Fiscal policy and corruption
The paper investigates the conflict that arises between the government, its bureaucrats and businesses in the tax collection process. We examine the effect of fiscal policy and corruption control mechanisms on the prevalence of tax evasion and corruption behaviour, and their impact on firm growth and social welfare. We first model a situation where bureaucrats are homogeneous and have complete bargaining power over firms in the negotiation of bribes during the tax collection process. In such a situation, the government can choose an optimal policy that involves the joint determination of a tax rate and a probability of detection of corrupt bureaucrats which leads to a no-corruption equilibrium. However, when the public administration is composed of bureaucrats with heterogeneous types defined by their ability to impose red tape costs on firms, we find that it is optimal to allow a certain level of corruption, given the cost of monitoring activities. We show how a government could face lose-lose as well as win-win situations in the conduct of its fiscal policies.
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- Fisman, Raymond & Svensson, Jakob, 2000.
"Are corruption and taxation really harmful to growth? - firm-level evidence,"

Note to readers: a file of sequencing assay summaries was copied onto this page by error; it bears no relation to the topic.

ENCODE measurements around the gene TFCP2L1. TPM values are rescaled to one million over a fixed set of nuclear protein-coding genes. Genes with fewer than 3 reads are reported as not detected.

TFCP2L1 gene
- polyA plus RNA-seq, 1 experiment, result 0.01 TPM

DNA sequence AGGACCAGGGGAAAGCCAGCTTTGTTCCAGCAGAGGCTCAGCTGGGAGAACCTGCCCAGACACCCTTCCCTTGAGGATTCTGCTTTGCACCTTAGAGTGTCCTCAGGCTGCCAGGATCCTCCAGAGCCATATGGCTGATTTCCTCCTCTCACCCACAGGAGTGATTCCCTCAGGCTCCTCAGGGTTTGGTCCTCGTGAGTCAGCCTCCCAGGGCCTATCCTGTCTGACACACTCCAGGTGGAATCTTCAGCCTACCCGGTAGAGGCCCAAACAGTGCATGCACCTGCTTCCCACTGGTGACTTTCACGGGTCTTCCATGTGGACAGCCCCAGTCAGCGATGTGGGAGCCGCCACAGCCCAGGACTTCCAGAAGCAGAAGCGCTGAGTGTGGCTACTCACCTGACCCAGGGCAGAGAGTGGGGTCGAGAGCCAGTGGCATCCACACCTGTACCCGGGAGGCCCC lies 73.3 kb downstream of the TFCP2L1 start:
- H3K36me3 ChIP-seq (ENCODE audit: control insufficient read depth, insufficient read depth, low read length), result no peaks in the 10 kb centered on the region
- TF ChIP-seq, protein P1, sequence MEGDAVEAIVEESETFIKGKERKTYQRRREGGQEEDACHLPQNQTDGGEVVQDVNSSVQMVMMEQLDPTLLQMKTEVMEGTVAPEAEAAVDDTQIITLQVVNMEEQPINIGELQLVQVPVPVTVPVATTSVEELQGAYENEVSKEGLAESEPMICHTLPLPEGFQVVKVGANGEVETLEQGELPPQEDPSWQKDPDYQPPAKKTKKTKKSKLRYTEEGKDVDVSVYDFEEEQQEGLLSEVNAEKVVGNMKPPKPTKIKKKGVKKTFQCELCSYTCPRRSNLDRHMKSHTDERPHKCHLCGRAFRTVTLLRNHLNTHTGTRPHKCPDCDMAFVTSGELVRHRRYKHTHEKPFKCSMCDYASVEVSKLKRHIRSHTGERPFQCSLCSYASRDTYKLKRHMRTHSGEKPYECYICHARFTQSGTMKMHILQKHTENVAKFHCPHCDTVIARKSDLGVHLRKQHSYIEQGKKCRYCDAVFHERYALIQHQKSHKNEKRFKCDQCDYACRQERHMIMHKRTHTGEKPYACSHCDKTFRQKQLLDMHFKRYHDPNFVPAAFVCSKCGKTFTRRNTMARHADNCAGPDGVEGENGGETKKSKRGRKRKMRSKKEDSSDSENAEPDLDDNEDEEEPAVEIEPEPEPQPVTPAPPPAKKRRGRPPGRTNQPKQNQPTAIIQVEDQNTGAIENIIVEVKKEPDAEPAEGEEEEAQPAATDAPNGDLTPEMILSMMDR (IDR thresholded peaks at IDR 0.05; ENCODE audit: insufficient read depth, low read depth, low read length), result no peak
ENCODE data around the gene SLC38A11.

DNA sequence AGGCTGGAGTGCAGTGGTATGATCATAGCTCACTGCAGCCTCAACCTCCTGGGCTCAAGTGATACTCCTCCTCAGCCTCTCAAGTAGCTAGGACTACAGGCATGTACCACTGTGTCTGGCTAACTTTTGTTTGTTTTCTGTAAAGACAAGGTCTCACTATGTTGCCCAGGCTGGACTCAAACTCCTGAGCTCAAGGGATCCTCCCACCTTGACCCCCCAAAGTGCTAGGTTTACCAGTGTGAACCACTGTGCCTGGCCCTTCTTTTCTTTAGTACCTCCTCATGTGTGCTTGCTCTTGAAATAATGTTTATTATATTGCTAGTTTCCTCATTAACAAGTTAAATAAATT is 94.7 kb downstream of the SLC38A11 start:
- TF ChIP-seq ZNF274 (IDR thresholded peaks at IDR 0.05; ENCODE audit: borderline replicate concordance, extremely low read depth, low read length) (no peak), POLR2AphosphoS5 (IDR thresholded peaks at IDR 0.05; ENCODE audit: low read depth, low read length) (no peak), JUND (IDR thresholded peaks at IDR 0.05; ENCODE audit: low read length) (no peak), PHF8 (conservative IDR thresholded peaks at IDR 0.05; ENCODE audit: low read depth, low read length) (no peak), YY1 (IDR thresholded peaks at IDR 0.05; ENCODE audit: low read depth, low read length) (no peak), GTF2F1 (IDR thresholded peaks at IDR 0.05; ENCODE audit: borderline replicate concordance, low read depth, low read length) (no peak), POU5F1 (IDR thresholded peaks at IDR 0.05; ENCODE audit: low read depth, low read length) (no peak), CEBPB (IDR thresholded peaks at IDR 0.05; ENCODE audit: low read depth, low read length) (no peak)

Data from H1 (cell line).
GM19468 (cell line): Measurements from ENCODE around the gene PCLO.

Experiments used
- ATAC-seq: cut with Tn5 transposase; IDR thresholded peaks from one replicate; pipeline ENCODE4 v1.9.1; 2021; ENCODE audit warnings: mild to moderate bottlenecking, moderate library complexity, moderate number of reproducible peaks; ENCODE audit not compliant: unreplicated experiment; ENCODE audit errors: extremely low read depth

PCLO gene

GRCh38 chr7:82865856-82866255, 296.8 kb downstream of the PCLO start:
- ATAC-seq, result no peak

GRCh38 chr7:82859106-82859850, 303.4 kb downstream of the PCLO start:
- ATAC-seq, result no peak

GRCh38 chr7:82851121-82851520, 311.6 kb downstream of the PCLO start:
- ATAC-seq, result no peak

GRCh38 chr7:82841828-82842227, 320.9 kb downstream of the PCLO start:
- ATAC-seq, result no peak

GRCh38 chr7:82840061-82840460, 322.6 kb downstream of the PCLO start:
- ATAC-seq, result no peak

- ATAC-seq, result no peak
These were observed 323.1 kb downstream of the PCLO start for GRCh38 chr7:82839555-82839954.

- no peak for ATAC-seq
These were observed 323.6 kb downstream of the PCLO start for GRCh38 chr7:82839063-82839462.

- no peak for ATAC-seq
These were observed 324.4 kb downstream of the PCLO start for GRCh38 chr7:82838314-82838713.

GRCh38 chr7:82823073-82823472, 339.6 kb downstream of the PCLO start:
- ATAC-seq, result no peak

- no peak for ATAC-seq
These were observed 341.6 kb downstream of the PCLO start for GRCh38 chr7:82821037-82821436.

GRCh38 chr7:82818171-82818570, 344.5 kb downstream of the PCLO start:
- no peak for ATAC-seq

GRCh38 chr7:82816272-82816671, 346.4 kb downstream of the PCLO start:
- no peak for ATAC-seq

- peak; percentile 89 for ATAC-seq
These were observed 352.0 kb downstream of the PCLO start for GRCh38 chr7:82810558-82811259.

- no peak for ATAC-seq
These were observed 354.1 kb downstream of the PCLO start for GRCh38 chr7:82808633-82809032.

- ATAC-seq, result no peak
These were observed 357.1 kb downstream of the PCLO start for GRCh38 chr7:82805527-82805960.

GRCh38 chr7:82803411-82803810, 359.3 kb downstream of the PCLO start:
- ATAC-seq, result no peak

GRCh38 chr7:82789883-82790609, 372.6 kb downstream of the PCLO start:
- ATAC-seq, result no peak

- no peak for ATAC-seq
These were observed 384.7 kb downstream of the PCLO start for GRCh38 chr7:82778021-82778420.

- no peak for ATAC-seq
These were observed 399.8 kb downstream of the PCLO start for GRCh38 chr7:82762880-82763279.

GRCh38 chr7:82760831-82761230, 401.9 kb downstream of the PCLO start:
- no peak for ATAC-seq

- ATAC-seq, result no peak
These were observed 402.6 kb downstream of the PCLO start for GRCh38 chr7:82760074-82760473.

Policy Research Working Paper Series
2485, The World Bank.
- Fisman, Raymond & Svensson, Jakob, 2007. "Are corruption and taxation really harmful to growth? Firm level evidence," Journal of Development Economics, Elsevier, vol. 83(1), pages 63-75, May.
- Laszlo Goerke, 2006.
"Bureaucratic Corruption and Profit Tax Evasion,"
CESifo Working Paper Series
1666, CESifo Group Munich.
- Bernard Gauthier & Ritva Reinikka, 2006.
"Shifting Tax Burdens through Exemptions and Evasion: an Empirical Investigation of Uganda,"
Journal of African Economies,
Centre for the Study of African Economies (CSAE), vol. 15(3), pages 373-398, September.
- Gauthier, Bernard & Reinikka, Ritva, 2001. "Shifting tax burdens through exemptions and evasion - an empirical investigation of Uganda," Policy Research Working Paper Series 2735, The World Bank.
- Bliss, Christopher & Di Tella, Rafael, 1997. "Does Competition Kill Corruption?," Journal of Political Economy, University of Chicago Press, vol. 105(5), pages 1001-23, October.
- Basu, Kaushik & Bhattacharya, Sudipto & Mishra, Ajit, 1992. "Notes on bribery and the control of corruption," Journal of Public Economics, Elsevier, vol. 48(3), pages 349-359, August.
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